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de Vos: Full court press

Jon de Vos
The Friday Report
Jon DeVos
Staff Photo |

Justice Scalia had hardly grown cold before the rhetoric about his replacement got hot. Congressional Republicans are infuriated at the nerve of a president who would put forth some sad scapegoat for them to waterboard until the election is over.

Conservatives are understandably nervous about the possibility of losing the 5 to 4 advantage they’ve enjoyed for decades. They’re so upset by the possibility of a liberal tilt to the Court that they’ve completely suspended their relentless, grueling routine of accomplishing nothing, to totally wrap their arms around Donald Trump’s advice to “delay, delay, delay”.

Hmm, if you delay doing nothing, isn’t that like a double negative? For instance, if you “ain’t doing nothing,” you’re actually doing something, right? Maybe Congress is busy working behind closed doors on a gas tax, secretly planning on spending a few bucks on the infrastructure and actually putting people back to work . . . maybe, I said.

Worried about how Scalia’s untimely demise will impact future Supreme Court decisions? Well, if the past is any predictor of the future, you should be. There have been some decided stinkers. Scott v. Sandford was probably the worst.

In 1807, Missouri territorial statutes allowed persons who were held in wrongful servitude to sue in court for their freedom. One case, Winny v. Whitesides, decided that when a slave owner took their slaves and established residence in free territory, the slaves themselves would then be free. The policy was known as “once free, always free,” even if they returned to slave territory. Several “freedom suits” followed and several blacks were emancipated to the horror of white slavers.

Dred Scott was owned by an Army surgeon who, in 1834, moved from Missouri, a slave state, to the free state of Illinois and later on to free Wisconsin Territory. After a decade, he returned to Missouri, still a slave state. When the doctor died in 1846, Dred Scott sued to get his freedom in what should have been a routine matter.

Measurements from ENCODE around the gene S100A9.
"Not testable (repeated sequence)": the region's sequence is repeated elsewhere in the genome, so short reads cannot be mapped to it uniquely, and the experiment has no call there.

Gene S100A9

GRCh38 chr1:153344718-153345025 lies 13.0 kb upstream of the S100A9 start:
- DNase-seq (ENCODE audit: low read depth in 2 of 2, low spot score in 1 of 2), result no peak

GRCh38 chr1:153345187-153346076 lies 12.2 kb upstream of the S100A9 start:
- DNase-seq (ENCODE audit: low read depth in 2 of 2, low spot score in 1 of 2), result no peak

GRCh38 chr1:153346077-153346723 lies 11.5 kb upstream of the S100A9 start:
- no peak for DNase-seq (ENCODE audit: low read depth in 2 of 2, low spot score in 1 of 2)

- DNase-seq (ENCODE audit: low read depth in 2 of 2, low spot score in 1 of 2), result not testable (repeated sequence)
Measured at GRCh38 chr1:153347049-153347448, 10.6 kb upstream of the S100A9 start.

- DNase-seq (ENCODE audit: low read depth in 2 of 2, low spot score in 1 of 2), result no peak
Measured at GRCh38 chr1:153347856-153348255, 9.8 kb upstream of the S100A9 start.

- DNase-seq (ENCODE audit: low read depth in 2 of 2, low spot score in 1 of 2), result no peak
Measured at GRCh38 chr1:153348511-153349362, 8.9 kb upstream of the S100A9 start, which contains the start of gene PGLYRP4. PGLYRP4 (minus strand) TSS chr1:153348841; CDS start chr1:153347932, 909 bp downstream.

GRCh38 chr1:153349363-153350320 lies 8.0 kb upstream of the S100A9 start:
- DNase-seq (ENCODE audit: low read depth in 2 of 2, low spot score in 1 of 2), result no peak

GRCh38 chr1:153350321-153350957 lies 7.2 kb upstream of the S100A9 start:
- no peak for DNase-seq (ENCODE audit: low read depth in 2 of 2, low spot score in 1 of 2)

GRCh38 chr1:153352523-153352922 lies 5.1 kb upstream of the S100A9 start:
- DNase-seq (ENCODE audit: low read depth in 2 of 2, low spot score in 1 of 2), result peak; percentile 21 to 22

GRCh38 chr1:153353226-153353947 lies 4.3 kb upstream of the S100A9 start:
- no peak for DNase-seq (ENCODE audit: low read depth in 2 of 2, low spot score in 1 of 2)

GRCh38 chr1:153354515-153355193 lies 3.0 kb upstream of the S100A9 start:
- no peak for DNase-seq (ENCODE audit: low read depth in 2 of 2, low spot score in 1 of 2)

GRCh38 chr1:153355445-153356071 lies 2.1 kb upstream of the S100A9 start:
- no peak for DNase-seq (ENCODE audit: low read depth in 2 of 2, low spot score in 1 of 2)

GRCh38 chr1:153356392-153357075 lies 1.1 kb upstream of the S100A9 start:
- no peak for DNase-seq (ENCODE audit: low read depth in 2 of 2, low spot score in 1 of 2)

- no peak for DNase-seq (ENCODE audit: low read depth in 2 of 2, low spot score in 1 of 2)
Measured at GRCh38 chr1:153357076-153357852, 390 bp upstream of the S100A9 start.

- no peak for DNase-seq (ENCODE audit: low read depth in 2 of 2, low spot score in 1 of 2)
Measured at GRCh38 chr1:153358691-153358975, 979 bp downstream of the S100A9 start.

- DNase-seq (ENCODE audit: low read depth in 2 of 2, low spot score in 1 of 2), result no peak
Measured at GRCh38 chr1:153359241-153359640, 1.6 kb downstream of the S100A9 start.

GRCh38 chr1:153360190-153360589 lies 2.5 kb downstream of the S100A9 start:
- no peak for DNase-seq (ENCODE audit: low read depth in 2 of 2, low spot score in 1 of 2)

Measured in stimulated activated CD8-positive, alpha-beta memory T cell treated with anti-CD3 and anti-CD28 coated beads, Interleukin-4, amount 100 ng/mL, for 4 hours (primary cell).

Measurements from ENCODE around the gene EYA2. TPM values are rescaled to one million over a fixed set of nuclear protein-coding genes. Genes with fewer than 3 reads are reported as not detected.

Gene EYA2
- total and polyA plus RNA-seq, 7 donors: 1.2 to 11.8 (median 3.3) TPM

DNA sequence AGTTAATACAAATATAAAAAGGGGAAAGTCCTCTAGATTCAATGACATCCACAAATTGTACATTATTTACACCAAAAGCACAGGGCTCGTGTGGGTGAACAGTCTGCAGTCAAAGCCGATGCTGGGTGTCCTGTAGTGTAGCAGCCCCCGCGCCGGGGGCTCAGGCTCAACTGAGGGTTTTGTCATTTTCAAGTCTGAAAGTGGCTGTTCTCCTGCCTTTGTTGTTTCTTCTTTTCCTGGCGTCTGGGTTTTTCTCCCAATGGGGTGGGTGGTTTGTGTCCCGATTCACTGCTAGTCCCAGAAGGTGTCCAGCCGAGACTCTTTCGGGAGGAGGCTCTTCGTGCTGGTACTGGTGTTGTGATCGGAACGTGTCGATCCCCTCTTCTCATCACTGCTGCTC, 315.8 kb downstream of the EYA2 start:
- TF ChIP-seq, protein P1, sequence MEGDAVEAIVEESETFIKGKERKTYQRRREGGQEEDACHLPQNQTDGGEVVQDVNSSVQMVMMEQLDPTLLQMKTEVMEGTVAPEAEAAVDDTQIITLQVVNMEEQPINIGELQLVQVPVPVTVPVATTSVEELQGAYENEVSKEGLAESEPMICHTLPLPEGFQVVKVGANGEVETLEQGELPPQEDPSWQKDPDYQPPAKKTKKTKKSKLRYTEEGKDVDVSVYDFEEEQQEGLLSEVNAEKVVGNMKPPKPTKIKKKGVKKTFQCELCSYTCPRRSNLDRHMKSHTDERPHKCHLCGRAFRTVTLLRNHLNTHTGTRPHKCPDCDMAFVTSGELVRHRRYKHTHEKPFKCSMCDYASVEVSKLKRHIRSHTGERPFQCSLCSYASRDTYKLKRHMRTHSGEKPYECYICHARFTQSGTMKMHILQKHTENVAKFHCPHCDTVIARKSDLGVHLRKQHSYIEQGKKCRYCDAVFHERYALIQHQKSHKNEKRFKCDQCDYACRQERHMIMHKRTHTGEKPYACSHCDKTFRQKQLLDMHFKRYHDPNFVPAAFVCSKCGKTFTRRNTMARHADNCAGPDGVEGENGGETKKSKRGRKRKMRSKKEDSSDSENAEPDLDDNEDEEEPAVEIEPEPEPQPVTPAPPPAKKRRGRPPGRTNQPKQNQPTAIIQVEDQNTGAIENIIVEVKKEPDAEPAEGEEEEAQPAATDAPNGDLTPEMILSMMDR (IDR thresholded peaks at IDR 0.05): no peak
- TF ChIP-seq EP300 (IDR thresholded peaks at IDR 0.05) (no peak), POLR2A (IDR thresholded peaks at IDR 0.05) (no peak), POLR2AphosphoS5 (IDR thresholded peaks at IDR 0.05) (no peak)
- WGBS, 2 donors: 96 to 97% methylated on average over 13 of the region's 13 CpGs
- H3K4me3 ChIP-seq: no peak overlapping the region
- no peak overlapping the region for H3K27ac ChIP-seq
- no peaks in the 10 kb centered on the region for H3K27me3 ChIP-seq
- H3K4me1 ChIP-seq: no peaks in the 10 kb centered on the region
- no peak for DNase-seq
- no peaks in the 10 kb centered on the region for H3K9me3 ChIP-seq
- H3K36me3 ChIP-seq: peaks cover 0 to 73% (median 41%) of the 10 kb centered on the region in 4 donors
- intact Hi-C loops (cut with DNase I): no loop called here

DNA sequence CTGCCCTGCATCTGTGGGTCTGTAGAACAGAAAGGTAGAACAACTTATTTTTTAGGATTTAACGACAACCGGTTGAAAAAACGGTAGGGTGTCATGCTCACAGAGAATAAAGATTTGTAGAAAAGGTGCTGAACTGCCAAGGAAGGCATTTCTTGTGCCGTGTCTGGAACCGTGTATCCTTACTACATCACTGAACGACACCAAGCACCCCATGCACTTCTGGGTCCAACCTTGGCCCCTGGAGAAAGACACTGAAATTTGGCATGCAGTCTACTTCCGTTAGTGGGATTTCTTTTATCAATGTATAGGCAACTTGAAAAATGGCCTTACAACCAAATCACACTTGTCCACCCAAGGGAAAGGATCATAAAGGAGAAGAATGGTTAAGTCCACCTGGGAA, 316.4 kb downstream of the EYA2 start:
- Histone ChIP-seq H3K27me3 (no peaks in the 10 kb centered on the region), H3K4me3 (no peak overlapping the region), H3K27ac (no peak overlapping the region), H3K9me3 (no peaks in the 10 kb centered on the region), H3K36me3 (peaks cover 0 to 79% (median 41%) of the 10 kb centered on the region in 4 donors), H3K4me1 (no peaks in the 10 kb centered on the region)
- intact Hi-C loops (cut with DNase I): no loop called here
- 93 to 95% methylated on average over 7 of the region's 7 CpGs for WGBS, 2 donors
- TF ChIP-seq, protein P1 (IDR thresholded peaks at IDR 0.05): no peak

But it wasn’t. Appeals by the surgeon’s heirs kept sending his case to higher levels. A decade later in 1856, Scott v. Sandford reached the U.S. Supreme Court

In March of 1857, the Court decided 7-2 against Scott. The majority opinion was written by Chief Justice Roger Taney but it sounds like it comes from the Grand Dragon of the Ku Klux Klan. It states that blacks were not, and never could be citizens of the United States because they were of an inferior order. In fact, they were so far inferior that they had no rights that the white man was bound to respect. Seven Supreme Court justices ruled that Negro’s were altogether unfit to associate with whites and it was to their benefit to be enslaved. They decided Scott was not a citizen and had no standing to sue in federal court.

Still they weren’t done. The Missouri Compromise of 1820 allowed Missouri to come into the union as a slave state but halted any further expansion of slavery. The Dred Scott decision also declared the Compromise unconstitutional, reopening the doors to slavery in the west.

That decision fueled the fires of racial hatred, already smoldering across the country and many historians state that it led directly into the Civil War.

In 1868, a bloodied nation ended slavery with the passage of the 14th Amendment, guaranteeing citizenship to all. Even so, the amendment was so bitterly contested that several southern states were denied representation in Congress until they ratified it.

On average, Supreme Court justice nominees have been approved, rejected or withdrawn within 25 days. The longest confirmation ever, at 125 days, was Louis Brandeis in 1916. President Obama has over 300 more days in office.

It’ll be amusing, a bit sad, but nonetheless still amusing, to watch the Beltway Buffoons in action on this one.


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